The past year has been an extraordinary one in the world of sustainable agriculture for many reasons, some of which may not be fully understood for many years to come. That year (November ’12 thru November ’13) included much attention across the country to labeling of genetically engineered foods, including two high-profile public referendums that went down to defeat in California and the state of Washington. For many, this effort, occurring state-by-state, has become the holy grail of the effort to promote local, sustainable and organic food and farming systems for the future.
But for me and many of my closest colleagues across the country, the past year has been about something much less glamorous, i.e. the drive to understand, explain and then fix the problems in proposed regulations associated with the federal Food Safety Modernization Act (FSMA). This was certainly a long slog by any measure, with dozens of folks working together to generate hundreds of pages of public commentary in response to thousands of pages of material we were given to digest last January. It was an extraordinary experience that I wouldn’t want to repeat, but the sort of work that had to be done at a critical moment in our sustainable food system movement. Continue reading
Blogger’s note: This is a guest post coming from two very experienced PASA farmers regarding the potential impact of the rules being proposed by the Food and Drug Administration (FDA) in implementing the Food Safety Modernization Act (FSMA). I have learned that it is often best to just step aside and let the farmers we work with do the talking, and this piece helps to prove that point! Readers should keep in mind that the FSMA rules are open to public comment through November 15 of this year. To learn more, please look elsewhere on this blog, or check the National Sustainable Ag Coalition website on this matter. BWS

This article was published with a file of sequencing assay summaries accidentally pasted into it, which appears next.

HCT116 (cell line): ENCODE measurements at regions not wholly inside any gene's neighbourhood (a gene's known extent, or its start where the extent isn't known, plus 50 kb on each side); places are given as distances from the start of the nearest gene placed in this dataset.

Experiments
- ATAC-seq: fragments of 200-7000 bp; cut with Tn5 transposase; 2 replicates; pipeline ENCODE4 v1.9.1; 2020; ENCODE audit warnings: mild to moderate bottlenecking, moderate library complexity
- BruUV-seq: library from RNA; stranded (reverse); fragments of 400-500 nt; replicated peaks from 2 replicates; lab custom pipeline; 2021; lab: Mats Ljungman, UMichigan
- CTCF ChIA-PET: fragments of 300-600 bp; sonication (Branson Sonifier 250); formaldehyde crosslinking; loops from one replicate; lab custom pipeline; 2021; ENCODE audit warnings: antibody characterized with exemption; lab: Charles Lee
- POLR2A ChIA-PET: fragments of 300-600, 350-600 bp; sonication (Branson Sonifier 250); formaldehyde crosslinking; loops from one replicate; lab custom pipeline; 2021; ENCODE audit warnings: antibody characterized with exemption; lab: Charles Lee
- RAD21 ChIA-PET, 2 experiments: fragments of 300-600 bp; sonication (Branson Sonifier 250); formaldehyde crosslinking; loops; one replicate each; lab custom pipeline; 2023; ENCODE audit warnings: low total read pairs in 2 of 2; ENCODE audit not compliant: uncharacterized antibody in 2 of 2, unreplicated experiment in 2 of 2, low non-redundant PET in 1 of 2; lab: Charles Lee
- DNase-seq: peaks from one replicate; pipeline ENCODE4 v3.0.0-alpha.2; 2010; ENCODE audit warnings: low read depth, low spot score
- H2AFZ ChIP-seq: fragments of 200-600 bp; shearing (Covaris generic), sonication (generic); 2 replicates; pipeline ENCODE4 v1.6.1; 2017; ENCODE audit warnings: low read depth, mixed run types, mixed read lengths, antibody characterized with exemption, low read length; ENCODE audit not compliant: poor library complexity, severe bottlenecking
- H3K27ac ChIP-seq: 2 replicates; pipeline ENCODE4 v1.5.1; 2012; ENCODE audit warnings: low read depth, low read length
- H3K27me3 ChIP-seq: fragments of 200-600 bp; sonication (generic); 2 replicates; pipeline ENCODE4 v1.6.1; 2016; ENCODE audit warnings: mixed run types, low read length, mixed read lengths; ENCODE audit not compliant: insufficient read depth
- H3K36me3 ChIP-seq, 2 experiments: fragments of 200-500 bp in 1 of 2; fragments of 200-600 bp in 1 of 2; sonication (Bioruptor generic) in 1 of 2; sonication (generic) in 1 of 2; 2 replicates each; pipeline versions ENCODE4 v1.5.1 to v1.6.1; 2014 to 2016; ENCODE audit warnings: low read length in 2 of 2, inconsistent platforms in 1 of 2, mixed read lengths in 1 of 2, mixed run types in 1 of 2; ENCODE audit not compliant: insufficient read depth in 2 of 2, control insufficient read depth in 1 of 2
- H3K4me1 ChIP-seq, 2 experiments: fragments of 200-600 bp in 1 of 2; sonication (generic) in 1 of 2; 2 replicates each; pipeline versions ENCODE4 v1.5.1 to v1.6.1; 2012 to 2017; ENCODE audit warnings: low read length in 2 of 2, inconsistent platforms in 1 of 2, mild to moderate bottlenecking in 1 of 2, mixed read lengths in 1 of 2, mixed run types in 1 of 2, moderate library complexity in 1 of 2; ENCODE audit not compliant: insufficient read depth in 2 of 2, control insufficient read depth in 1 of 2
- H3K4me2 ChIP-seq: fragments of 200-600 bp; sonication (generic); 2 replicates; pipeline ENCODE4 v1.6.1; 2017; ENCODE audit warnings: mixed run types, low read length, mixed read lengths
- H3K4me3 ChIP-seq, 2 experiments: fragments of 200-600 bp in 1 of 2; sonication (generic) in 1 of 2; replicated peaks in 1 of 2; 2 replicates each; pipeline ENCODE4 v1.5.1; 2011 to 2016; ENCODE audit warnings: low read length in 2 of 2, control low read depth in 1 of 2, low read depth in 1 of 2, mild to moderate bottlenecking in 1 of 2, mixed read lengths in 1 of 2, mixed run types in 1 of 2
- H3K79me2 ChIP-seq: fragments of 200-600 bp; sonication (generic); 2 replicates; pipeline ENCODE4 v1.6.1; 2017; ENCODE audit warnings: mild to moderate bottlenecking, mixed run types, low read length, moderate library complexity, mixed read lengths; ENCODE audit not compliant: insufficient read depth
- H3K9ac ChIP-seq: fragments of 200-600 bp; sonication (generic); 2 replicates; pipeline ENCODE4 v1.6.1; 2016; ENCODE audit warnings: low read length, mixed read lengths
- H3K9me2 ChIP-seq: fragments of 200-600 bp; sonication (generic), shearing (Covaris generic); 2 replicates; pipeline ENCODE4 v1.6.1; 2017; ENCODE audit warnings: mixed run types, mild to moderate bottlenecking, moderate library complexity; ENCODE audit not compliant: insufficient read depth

By Michael Tabor, Needmore, PA and Nick Maravell, Buckeystown, MD
Each week at my farm stands in the Maryland area, we try to explain a peculiar situation to our customers. On the one hand, they want to buy our fresh fruit and vegetables. However, I tell then, that in a few years, these will all be illegal to sell!
Because they have some degree of dirt and bacteria on them. The strawberries for instance, have some trace amount of straw and soil on them. As do the tomatoes, beans, and cucumbers. We do rinse them before leaving the farm – but we won’t put them through a disinfectant bath nor pack them in antiseptic plastic containers and put “PLU” labels on them. That’s not what consumers want at a farm market—nor is it something we’ll ever be able to do. Continue reading
Subtitle: Antibiotics and Pesticides and GMOs, Oh My! …or, It’s the System, Stupid!
In working on issues related to food safety over the past four years, I have often been struck by how the language of regulators and consumer advocates sounds frighteningly similar to that used by defense and homeland security officials to talk about the threat of terrorism. At first just a source of amusement, I later could not shake the impression that the two seemingly unrelated predicaments were heralded by prophets of doom singing from the same hymnal. Whether the “enemy” happened to be a terrorist or an unwelcome pathogen in our food, it seemed the only solution would be to “smoke ‘em out” and do them in wherever they lurked.
The link between the two sets of issues is in fact indelible, starting with passage of the so-called Bioterrorism Act of 2002 (BTA) before the dust of the fallen World Trade Center in New York had fully settled. Among other things, the BTA for the first time required federal registration of all “facilities” that handle, process or distribute food. That category was supposed to exclude all farms, except that when the Food and Drug Administration (FDA) got to looking, they realized that in fact many farms these days are doing things that look like what they thought only food facilities would do. For historical perspective, farms have always been rather complex places of business, except perhaps in the minds of federal regulators.
What many people don’t realize today is that the new Food Safety Modernization Act (FSMA), which was signed into law in January of 2011, was intended primarily as an elaboration and ultimate completion of the BTA. So for all the noise about foodborne illness outbreaks since 2002, the new FSMA actually has its roots in the desire to thwart terroristic intentions, or at least the theoretical threat that some external evil force would attempt to destroy our nation by poisoning the food supply. Continue reading